And this is what a study by Colombia, NOAA, and the NASA Goddard Center concluded after thorough analysis of the 2011-14 California drought: "The current drought, though extreme, is not outside the range of California hydro-climate variability and similar events have occurred before. Although there has been a drying trend in California since the late 1970s, when considering the full observational record since 1895, there is no appreciable trend to either wetter or drier California winters." "Our conclusion that the drought was caused by natural variability and not human-induced climate change is in part based on the CMIP5 models, which project wetter conditions in central to northern California in winter but drier conditions in spring." And this, finally, will be my last comment on California precipitation, unless of course an entire thread would be opened to discuss rainfalls in this beautiful state..
Toggle Commented Aug 13, 2015 on ASI 2015 update 5: late momentum at Arctic Sea Ice
Remko - you will need to explain yourself a bit further regarding the RRR (And sorry for having a further remark on this Neven!) You said: "Your list contains single years. But if you are looking for a 'Stuck' like the RRR, you will have to finds groups of like years, e.g. 2011 until and including 2015. So: was 1898 just a single very dry year, or was it member of a stretch of 3-5 years that each were (almost) as dry?" And you said: "It [water consumption]does not affect raw precipitation numbers. Climate change is about those raw numbers." So, Remko, please pay very careful attention to the California annual precipitation raw numbers from NOAA: 2010: 10th wettest year, since 1895 2011: 37th driest year, - 2012: Slightly wetter than normal 2013: Driest year on record 2014: 43rd driest year There is no multi-year very dry occurrence here, unless you consider 43rd and 37th rankings 'very dry'. Multi-year droughts in California were primarily 1928-1930, 1946-1949, and 1987-1991, and other groups of years would be in competition also, whereas - in the bigger picture of California climate history - 2013 and the RRR was a one-year event. Thoughts on that?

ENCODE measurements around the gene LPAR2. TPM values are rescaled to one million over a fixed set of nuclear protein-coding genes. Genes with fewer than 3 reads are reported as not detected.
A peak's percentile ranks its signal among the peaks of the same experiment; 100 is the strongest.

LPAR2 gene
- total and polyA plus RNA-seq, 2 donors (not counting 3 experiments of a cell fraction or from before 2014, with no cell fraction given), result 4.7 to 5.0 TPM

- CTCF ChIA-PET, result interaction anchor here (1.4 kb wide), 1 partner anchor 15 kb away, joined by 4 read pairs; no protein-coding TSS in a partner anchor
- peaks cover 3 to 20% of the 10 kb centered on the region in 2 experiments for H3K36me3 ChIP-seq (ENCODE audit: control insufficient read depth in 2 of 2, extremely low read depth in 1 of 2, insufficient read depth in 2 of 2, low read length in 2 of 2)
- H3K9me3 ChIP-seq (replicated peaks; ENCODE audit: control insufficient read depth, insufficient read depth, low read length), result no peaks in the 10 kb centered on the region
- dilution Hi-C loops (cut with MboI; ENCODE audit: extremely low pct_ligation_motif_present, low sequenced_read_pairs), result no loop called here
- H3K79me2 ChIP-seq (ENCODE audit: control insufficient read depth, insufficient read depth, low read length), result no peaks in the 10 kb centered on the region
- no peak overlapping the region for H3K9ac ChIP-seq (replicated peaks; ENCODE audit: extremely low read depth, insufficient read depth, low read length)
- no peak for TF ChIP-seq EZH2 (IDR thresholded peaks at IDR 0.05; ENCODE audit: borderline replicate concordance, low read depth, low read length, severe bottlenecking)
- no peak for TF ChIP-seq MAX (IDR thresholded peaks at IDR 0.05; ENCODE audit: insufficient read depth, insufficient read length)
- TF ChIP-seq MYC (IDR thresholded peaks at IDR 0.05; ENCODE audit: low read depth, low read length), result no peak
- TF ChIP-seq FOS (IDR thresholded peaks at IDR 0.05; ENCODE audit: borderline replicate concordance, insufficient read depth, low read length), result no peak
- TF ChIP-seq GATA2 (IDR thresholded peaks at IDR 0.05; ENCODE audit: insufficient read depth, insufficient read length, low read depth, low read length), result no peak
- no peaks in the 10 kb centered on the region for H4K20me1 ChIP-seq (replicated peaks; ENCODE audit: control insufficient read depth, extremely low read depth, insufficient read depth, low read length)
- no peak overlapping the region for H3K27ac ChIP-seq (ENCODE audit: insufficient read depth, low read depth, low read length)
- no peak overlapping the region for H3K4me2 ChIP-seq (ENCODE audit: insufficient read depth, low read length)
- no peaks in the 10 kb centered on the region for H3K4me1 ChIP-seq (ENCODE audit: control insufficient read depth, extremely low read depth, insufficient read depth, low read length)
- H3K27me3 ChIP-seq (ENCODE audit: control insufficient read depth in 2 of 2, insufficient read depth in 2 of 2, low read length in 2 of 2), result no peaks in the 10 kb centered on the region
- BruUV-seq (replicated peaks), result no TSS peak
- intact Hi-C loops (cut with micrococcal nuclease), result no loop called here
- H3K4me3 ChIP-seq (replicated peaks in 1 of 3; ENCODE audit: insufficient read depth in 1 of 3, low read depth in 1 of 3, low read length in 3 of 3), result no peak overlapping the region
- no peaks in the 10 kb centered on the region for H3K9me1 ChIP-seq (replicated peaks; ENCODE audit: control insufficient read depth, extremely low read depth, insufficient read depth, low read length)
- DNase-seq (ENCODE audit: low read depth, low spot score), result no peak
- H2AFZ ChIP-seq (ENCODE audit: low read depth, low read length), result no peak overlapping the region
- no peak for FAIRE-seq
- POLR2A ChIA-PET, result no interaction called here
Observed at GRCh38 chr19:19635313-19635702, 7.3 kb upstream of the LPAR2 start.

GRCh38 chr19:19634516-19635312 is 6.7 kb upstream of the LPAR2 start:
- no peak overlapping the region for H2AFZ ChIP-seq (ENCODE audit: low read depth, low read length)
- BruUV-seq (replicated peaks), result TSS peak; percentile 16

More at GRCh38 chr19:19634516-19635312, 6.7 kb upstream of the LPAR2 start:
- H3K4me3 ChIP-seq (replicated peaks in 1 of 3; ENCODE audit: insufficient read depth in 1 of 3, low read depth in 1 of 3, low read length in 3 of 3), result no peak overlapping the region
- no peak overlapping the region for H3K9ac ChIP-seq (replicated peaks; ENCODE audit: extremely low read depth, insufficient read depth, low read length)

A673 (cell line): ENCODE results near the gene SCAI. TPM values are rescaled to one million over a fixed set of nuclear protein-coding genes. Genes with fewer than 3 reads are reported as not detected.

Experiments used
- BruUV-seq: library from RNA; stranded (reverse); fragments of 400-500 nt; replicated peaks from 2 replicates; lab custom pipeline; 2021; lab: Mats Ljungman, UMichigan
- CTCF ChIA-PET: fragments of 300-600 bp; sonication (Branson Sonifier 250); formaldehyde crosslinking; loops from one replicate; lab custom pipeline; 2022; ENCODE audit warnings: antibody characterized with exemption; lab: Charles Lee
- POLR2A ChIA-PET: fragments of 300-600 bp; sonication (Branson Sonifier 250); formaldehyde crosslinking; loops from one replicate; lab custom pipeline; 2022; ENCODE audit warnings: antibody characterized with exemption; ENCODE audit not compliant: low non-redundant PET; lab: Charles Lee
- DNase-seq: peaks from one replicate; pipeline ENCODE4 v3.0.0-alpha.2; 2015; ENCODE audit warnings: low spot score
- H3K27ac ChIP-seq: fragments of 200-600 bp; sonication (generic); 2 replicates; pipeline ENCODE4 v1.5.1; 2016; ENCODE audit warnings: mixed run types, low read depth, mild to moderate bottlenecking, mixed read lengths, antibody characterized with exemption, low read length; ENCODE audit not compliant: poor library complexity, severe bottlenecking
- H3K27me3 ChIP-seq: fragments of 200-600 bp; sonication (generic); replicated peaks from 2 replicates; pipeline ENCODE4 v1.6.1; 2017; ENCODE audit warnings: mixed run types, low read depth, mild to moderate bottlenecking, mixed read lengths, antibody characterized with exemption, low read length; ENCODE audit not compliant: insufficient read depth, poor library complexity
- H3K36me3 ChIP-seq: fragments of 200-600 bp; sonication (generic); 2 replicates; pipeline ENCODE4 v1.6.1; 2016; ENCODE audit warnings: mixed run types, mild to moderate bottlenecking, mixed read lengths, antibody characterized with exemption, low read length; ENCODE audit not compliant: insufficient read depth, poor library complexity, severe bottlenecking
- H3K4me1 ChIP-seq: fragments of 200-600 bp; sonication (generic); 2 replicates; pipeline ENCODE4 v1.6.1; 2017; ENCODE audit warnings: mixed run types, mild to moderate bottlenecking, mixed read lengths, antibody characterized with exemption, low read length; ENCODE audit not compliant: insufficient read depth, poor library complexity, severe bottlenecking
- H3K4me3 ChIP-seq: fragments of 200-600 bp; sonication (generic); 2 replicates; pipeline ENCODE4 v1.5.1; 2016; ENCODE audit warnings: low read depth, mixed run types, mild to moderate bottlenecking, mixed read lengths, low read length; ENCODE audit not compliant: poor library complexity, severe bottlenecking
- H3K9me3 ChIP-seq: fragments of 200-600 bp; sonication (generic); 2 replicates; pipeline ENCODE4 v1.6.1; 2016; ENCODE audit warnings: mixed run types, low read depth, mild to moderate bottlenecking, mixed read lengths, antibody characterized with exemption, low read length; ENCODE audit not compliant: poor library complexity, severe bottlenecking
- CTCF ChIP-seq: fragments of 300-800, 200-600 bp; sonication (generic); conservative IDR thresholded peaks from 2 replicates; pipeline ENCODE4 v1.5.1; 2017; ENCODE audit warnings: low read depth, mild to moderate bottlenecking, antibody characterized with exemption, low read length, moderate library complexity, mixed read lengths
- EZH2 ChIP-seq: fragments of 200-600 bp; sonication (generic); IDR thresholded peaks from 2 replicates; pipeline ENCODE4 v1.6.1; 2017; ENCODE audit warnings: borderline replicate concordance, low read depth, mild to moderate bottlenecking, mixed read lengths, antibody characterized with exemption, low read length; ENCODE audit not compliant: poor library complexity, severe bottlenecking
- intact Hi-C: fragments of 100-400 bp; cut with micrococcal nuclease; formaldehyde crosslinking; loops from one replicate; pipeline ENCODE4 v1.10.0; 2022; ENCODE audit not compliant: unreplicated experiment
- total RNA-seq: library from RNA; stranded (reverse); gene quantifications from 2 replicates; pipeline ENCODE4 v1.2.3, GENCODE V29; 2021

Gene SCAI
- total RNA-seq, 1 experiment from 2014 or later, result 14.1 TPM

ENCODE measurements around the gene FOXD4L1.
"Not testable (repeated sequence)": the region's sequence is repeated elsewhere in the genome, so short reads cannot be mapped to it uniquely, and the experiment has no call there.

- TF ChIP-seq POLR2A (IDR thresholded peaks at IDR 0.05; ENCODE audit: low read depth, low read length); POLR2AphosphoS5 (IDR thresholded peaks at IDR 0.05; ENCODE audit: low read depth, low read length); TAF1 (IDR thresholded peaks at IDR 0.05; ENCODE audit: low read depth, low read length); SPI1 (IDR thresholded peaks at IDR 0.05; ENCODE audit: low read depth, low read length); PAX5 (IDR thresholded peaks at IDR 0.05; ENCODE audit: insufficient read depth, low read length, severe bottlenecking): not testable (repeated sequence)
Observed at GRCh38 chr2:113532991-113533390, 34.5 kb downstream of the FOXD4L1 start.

Toggle Commented Aug 13, 2015 on ASI 2015 update 5: late momentum at Arctic Sea Ice
From the article: "The study found that moisture flux timed to ice melt also correlated with increases in heat-holding cloud cover in late fall and mid-winter, reduced cloud cover over the Beaufort Sea in summer along with earlier onset of seasonal melt and later onset of seasonal refreeze, the study found." It find this item a bit spurious and perhaps a result of analyzing data only for a very short period. Following the argument of the article and the paper, it should follow that after the record melt in the summer of 2012, the late fall of 2012 and winter months 2012/13 should have higher than normal cloud cover, which you can detect in the air pressure level. However, as seen here (, the weather patterns decided to provide mainly high pressure and cloud-free skies in that winter following the record low ice cover, which then allowed ice to rebuild and the summer of 2013 to become a rebound year. Looking at the AO index going back to 1950, it is very difficult to identify a trend that winters are becoming more prone to low pressures and that summers are becoming more prone to high pressures. Overall, it seems like we are moving to a pattern with higher incidence of high pressure across the Artic region (See here:, which as we know will have opposite impact on the ice, depending on if the high pressure is present during summer or winter months.
Toggle Commented Aug 12, 2015 on A wetter and warmer Arctic at Arctic Sea Ice